Bladder Weakness More Common Than Hay Fever

Bladder Weakness More Common Than Hay Fever

Bladder Weakness More Common Than Hay Fever

55.9% of Australian females think it's normal to leak a little urine every now and then, according to a new survey of over 1,000 Australian women carried out by lights by TENA®. 46.7% of respondents believe bladder weakness is an issue that only women over the age of 40 suffer and only 5.7% believe it to be a problem women aged 20-29 encounter.

18% of Australian women aged 25-29 and 40% of women aged 30-34 have experienced bladder leakage.

Although little is known about it and it's viewed as an -older female problem', bladder weakness affects millions of Australian females of all ages each year and is more common than hay fever. In fact, 1 in 4 females experience bladder leaks at some stage in their life, and 1 in 3 Australian females over the age of 35 suffer from light bladder leakage.

59.6% of Australian women feel too embarrassed to talk or do anything about bladder weakness.

Acknowledging the fact that Australian females are highly reluctant to talk about the' little problem they don't have,' lights by TENA® have today launched a first of its kind educational campaign to help women understand the problem, and empower them with the tools to overcome it without the need to share or discuss the issue far and wide.

Jane Le Fevre, Physiotherapist Expert for lights by TENA® says, 'This is a modern day issue that modern day women have to deal with. It is more common amongst younger women than most people think. It's important to understand that if this is something you are experiencing, it's OK to admit it. But you don't have to accept it. There are several ways to regain control and in many cases, prevent leaks happening altogether."

The campaign will aim to teach women about their pelvic floor muscles and how they can strengthen these to stop bladder leaks. And in the interim, while women are addressing the problem, they can use the new lights by TENA® range of liners as a full solution to the problem.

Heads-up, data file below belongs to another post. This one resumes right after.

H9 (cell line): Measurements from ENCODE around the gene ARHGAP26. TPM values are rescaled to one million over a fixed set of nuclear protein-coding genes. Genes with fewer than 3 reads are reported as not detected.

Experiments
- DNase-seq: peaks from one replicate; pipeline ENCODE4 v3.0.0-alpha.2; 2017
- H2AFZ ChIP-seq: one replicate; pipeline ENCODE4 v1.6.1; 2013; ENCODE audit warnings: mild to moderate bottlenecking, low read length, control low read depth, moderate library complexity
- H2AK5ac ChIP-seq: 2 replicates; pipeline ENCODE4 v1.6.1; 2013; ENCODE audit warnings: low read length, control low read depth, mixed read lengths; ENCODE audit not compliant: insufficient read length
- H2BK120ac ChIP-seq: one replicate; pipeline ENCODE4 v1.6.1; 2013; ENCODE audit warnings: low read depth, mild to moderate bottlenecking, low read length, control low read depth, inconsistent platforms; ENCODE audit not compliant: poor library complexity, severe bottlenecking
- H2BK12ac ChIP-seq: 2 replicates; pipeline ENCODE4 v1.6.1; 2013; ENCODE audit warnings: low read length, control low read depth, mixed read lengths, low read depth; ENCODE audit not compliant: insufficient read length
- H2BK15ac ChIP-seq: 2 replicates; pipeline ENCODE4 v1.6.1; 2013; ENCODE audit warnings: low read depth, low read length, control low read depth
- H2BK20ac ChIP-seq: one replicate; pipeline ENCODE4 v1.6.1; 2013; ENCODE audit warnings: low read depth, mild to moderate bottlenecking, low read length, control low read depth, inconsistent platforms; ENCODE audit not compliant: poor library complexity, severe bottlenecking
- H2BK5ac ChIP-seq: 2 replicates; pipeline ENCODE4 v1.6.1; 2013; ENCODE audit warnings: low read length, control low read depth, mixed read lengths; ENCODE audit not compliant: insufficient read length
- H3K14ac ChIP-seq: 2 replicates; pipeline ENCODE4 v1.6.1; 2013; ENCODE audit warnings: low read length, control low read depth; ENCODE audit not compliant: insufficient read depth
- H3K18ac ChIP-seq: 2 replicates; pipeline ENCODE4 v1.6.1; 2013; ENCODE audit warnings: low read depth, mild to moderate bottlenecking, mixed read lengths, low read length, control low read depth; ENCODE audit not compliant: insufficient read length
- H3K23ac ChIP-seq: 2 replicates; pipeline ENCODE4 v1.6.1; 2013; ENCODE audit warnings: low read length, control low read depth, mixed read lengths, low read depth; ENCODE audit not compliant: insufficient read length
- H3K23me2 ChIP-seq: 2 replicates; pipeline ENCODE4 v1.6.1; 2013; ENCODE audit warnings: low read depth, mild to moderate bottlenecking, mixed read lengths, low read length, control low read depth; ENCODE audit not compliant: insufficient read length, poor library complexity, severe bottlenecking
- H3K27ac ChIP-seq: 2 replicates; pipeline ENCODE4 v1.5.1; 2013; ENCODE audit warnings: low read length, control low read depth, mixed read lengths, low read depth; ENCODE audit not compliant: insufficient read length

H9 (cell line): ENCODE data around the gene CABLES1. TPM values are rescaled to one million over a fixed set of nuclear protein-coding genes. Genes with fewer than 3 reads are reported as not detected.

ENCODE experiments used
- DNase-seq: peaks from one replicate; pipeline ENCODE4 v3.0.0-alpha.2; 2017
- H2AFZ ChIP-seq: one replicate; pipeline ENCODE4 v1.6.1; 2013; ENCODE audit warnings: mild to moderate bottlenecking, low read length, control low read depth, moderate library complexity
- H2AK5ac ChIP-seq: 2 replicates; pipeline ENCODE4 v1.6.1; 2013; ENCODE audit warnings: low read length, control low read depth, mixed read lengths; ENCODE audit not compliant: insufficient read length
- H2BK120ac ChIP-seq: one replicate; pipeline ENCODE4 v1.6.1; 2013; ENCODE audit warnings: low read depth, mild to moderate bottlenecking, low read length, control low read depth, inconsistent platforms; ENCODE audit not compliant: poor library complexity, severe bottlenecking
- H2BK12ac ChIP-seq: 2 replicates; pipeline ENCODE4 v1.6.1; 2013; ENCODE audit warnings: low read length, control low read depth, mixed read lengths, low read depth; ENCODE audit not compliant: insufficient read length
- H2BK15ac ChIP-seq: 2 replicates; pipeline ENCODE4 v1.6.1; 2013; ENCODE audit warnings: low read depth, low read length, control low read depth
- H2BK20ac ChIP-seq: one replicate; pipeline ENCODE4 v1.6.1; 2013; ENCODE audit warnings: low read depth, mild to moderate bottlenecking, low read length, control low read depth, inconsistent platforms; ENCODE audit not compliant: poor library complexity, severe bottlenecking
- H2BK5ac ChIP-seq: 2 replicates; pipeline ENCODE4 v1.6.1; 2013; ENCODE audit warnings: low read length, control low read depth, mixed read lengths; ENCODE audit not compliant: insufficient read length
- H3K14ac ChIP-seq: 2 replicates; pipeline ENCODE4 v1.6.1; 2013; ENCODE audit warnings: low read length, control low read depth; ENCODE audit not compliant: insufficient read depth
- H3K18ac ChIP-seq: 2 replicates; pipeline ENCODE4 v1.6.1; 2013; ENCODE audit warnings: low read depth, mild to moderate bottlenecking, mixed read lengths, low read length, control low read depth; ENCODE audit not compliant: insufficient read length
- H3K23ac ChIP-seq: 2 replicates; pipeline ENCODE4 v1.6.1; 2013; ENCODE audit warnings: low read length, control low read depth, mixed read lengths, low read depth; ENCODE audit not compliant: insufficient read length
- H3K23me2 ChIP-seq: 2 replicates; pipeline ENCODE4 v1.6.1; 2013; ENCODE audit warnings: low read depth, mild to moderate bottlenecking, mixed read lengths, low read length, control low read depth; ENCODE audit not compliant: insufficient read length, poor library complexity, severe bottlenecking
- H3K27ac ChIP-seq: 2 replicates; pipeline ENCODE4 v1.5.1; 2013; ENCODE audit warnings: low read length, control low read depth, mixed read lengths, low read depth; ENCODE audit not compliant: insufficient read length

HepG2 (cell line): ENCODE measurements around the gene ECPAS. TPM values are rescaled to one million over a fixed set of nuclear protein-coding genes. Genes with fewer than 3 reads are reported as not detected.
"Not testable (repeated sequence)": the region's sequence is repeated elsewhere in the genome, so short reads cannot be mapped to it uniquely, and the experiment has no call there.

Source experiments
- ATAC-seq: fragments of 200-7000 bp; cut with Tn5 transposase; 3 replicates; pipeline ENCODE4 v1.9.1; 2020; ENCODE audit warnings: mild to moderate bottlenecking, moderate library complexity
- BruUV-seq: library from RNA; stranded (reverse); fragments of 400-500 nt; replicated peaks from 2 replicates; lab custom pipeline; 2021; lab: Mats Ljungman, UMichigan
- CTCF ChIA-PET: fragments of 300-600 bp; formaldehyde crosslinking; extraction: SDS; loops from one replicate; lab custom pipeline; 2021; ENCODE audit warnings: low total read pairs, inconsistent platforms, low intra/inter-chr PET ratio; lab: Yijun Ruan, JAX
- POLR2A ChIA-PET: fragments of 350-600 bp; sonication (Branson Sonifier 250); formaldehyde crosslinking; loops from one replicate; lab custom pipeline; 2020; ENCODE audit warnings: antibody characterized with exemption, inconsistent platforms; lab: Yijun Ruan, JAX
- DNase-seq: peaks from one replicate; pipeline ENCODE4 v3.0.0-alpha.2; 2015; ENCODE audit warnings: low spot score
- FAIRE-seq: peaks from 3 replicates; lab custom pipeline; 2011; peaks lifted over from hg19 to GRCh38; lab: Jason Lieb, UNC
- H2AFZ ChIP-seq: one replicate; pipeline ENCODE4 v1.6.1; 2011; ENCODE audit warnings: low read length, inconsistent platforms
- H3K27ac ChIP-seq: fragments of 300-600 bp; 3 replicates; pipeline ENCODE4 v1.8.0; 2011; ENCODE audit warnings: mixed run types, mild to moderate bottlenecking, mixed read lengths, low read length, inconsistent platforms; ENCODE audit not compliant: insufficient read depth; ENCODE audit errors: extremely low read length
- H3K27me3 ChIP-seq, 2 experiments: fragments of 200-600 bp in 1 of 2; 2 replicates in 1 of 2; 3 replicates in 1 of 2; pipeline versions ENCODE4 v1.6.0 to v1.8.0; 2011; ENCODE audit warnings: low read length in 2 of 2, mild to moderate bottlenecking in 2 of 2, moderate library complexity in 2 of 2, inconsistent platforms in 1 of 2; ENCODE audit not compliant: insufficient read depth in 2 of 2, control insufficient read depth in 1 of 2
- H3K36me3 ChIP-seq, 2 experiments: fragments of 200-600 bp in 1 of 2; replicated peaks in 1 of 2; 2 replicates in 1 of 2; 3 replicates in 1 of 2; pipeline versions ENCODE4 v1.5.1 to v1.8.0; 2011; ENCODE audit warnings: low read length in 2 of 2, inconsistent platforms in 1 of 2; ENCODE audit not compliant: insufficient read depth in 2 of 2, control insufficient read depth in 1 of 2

'If you experience an uncontrolled leak from time to time, you have light bladder leakage. Women have so much going on in their everyday lives, it's easy to ignore light bladder leakages and pretend it's not happening. But by acknowledging the problem, women can seek a solution and take control of their situation," continues Mrs. Le Fevre.

The causes of bladder weakness are multiple and include childbirth, exercise, weight issues, irritations, and some genetic or medical issues can also contribute.

Mrs. Le Fevre has the following tips for females experiencing bladder weakness to take their first steps to combat the problem:
Find your Pelvic Floor:
The Pelvic Floor runs from your pubic bone at the front of your pelvis to the coccyx at the back. Imagine this sling of muscles is like two elevator doors. As you lift it, imagine the doors closing together and then lifting towards your head. The rest of your body should stay still.
Practice gentle lifts throughout the day: Practice lifting during the day at your desk, or at the sink while washing your hands, not just lying down at the end of the day. Work on connecting with it and then seeing if you can hold it for 5 seconds. As it is an internal exercise, no one will know you are working out.
Combat coughs and sneezes: Strong contractions are needed to resist higher loads on your pelvic floor, such as coughs or sneezes. So if you feel a cough or sneeze on its way, lift your pelvic floor as strongly as you can and try and keep it lifted while you sneeze. If at first this is a bit difficult, scrunching your toes in your shoes can help you to get a little bit more oomph!
Practice practice practice!: If you don't use it, you will lose it! Imagine a hose flowing with water lying on a trampoline. If the trampoline is floppy, when a foot comes and steps on the flowing hose, the flow will continue as there is no resistance from the trampoline. Now imagine the trampoline is strong, a foot stepping down on the flowing hose will be met with some resistance so the hose will be bent and the flow will stop.
Use the right product while dealing with the problem: Use a correct liner such as one from the newly launched lights by TENA® range to handle the leakages while you're dealing with the problem. The liners will keep you drier, fresher and odour free. And much less stressed.

For more expert tips and video demonstrations on how to strengthen the pelvic floor, visit

Research has shown that four out of five people with bladder weakness do not use the purpose made products. This equates to approximately 1.8million females. Using the wrong product such as a sanitary pad or toilet paper can result in discomfort and a bad odour. New lights by TENA® are specially designed to provide a discreet, thin and reliable liner to hold leaks, while keeping odour at bay.

'Bladder weakness is not something women simply have to put up with. This campaign will seek to educate and empower Australian females to take control and manage the issue, and in the meantime they can confidently rely on lights by TENA® liners," concludes Mrs. Le Fevre.

For further information on lights by TENA® and an opportunity to receive a complimentary sample liner, visit


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